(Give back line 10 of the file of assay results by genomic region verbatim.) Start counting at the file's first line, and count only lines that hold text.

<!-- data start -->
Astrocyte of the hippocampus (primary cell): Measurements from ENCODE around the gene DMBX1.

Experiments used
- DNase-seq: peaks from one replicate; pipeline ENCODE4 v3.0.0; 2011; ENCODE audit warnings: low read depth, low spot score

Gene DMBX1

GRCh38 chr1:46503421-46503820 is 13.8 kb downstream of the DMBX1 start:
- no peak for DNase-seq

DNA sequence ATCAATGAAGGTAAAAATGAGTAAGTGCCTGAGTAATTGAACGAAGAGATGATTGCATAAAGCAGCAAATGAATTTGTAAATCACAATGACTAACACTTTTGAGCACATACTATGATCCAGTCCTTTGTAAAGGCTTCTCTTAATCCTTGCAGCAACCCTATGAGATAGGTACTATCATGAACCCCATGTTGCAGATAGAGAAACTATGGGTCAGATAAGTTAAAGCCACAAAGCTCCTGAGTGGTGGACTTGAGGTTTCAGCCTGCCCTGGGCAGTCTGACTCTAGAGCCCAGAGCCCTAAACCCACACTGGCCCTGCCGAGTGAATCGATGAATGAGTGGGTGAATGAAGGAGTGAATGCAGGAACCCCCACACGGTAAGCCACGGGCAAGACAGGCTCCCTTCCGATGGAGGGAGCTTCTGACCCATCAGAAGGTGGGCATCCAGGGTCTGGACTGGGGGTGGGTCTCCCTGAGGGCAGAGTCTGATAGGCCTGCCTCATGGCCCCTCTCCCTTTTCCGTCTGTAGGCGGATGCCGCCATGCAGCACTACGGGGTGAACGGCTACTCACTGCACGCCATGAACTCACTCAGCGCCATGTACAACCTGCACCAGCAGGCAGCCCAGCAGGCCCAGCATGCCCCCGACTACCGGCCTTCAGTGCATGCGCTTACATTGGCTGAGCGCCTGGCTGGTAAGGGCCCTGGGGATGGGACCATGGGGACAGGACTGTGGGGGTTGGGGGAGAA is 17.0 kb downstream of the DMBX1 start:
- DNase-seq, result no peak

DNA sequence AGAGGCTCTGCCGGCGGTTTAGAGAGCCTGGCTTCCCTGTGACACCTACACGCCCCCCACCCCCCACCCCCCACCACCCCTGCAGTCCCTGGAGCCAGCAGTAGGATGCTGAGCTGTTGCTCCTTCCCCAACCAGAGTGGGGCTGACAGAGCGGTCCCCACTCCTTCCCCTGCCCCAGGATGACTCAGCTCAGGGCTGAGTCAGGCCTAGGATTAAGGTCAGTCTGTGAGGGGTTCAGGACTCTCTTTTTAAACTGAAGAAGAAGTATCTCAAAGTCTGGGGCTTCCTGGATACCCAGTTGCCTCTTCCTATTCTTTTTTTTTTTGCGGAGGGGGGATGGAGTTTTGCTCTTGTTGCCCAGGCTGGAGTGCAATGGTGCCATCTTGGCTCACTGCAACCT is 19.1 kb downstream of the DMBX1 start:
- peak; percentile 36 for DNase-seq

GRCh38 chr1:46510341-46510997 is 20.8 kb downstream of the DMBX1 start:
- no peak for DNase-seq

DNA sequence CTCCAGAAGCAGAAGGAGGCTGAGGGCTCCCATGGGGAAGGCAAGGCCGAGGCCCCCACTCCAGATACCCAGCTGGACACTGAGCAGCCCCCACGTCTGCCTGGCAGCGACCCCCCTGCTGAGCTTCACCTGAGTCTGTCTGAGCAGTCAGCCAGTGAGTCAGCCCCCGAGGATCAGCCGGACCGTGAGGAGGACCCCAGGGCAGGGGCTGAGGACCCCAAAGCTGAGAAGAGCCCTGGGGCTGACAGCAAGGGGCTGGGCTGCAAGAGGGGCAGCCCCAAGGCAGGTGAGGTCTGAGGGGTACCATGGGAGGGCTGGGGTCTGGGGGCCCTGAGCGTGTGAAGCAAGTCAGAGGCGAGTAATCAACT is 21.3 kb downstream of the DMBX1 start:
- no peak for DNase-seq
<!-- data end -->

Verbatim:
- peak; percentile 36 for DNase-seq